The post-MFA wallowing is hereby over.

It’s time. That’s right. It’s time to stop wallowing in my post-MFA blahs and get to work. I’m talking about an agent. It’s time to dig that fat manuscript out of the pile it’s in in my closet. If I’m ever going to publish the book I wrote — or any future books — I need to find an agent who can help me navigate the publishing world.

I have been avoiding this, because I know it is going to take patience, persistence, probably a lot of luck, and most of all, time. Quite possibly years, but I’m trying not to go there. There is a huge probability that I will fail both to get an agent and to get my book published. (And I’ll do it here, in front of all you people! Ahem. It’ll be great. Really.) I’m not saying that out of insecurity, I’m being realistic. There are bizillions and gabillions of people out there who want to publish books, who’ve written books, who think they can write a book, and who have novels upon novels stashed away in their desk drawers. But: in 2005 only about 170,000 books were published in the U.S. That’s all kinds of books, children’s, textbooks, fiction, nonfiction, reference, everything. And, last year the United States’ book publishing output dropped by 18 percent. So on the one hand you have the bizillions and gabillions of wanna-be-published authors, on the other you have the 170,000 books published a year — and falling.

All that adds up to a high probability that I will see some rejections in my mailbox in the coming months. But rejections in the mailbox are better than a manuscript buried in the closet and no chance at all.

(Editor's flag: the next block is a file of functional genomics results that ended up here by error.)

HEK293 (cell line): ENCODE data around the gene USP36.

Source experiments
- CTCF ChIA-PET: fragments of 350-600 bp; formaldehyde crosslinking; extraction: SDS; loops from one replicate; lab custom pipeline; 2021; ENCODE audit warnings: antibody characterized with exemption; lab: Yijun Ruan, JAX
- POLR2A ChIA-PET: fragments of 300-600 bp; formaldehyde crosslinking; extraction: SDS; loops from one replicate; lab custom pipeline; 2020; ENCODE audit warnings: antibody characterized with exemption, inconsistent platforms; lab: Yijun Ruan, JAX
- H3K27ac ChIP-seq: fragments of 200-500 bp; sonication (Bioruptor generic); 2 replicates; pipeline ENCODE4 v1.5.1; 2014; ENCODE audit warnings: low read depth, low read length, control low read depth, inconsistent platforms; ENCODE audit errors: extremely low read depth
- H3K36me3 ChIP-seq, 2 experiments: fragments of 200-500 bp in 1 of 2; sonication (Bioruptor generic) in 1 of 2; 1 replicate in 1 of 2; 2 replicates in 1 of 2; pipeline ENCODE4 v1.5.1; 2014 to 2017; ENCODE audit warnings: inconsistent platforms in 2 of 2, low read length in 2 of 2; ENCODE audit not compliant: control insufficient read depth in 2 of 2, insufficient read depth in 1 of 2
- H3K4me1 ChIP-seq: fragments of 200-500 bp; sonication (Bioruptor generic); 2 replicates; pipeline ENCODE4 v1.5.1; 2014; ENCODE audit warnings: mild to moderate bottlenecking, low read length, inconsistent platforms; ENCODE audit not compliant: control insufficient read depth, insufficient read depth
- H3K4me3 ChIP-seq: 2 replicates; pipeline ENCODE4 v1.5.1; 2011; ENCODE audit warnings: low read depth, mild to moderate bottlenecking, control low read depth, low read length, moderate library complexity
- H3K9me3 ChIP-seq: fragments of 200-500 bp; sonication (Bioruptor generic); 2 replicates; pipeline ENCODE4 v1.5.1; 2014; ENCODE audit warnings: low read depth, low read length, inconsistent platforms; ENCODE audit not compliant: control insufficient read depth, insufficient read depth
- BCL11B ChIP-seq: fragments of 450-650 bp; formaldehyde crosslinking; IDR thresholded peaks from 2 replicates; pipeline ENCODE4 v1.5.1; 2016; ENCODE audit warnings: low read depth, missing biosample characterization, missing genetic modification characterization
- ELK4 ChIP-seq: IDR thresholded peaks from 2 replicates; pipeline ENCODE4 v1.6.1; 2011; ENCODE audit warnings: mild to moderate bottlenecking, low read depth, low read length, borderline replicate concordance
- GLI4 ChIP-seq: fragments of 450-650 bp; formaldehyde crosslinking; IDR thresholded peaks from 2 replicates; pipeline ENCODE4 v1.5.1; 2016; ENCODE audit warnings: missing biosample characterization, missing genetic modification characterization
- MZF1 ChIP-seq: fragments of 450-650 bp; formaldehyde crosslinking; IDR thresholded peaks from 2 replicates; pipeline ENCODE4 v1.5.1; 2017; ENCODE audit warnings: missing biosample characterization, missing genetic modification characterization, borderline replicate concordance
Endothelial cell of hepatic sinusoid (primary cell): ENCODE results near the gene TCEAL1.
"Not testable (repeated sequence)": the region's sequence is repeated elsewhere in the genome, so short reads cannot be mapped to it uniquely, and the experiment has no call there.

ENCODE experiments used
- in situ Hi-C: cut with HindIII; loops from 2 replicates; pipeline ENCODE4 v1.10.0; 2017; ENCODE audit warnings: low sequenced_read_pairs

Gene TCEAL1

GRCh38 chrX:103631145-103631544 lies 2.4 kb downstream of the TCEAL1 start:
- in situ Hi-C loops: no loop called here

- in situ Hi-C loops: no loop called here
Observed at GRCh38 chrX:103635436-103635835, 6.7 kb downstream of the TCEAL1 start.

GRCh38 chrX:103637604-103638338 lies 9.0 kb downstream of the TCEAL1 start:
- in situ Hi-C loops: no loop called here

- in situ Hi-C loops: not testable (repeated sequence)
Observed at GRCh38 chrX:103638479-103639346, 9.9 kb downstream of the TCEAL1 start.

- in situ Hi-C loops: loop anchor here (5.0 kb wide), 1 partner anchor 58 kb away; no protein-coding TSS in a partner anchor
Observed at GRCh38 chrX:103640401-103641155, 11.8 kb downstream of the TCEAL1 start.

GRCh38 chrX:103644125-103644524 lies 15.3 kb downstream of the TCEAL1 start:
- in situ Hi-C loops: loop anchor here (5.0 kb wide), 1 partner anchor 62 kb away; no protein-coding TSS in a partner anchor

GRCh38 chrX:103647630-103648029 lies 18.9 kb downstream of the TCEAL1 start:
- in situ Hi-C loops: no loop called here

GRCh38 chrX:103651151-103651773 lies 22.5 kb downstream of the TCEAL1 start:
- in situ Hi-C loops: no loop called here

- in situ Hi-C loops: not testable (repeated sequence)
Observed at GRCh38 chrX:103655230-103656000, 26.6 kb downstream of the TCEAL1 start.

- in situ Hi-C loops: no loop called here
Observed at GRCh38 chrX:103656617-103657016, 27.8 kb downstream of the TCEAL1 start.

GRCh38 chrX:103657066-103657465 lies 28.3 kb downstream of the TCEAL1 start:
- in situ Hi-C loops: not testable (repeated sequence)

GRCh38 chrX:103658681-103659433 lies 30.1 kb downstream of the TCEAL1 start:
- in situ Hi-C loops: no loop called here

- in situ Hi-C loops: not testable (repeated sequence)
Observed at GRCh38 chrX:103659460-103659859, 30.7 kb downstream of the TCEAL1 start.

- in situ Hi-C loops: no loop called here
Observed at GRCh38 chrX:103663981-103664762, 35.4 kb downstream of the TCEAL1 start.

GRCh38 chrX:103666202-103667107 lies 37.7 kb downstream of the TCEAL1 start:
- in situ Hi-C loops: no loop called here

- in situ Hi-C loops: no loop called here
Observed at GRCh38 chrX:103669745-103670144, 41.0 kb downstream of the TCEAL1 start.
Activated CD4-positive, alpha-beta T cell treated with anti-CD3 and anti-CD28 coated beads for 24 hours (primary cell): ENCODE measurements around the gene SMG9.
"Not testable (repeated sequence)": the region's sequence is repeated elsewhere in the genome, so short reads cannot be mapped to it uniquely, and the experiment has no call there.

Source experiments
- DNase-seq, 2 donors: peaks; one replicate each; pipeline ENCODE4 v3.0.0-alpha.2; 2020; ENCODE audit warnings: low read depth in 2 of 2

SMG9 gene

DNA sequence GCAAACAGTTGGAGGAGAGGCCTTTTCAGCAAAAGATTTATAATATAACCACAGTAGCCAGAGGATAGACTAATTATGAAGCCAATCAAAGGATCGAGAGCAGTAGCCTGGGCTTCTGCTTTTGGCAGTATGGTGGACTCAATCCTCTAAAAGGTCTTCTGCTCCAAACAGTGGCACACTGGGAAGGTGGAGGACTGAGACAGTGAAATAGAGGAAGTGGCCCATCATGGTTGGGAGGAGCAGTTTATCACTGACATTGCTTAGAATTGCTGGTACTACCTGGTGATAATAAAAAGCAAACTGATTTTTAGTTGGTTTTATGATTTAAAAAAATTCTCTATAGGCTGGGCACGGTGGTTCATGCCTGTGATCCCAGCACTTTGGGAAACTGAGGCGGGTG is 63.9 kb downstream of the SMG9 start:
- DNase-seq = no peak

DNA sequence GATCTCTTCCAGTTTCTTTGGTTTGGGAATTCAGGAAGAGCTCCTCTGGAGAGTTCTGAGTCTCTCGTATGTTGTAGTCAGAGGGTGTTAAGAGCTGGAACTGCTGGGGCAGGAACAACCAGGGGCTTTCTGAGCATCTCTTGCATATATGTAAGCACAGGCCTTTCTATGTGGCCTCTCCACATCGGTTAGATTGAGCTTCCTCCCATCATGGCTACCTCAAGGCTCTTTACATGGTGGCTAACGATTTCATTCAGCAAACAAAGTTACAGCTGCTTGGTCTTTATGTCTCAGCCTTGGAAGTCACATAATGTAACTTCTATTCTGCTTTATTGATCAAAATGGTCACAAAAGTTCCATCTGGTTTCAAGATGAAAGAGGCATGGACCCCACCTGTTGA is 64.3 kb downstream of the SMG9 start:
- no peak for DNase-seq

So where to begin? Whatever you want to say about MFA programs, I can tell you that one of the best things I got out of being in one was 1) access to people who had agents; 2) discussions with people who were in the process of looking for agents; and 3) the opportunity to work at an agency myself. I learned a lot about how agencies work, what makes a good book proposal, and what not to do when sending your work to an agent (um, neglect to include your contact info comes to mind, for starters). I’m not saying I’m an expert, because I definitely am not. But I picked up some things that I am hoping will help me in my quest. I guess what I am saying is that I have a plan of attack. I’ll be posting about this process as I go, so stay tuned.


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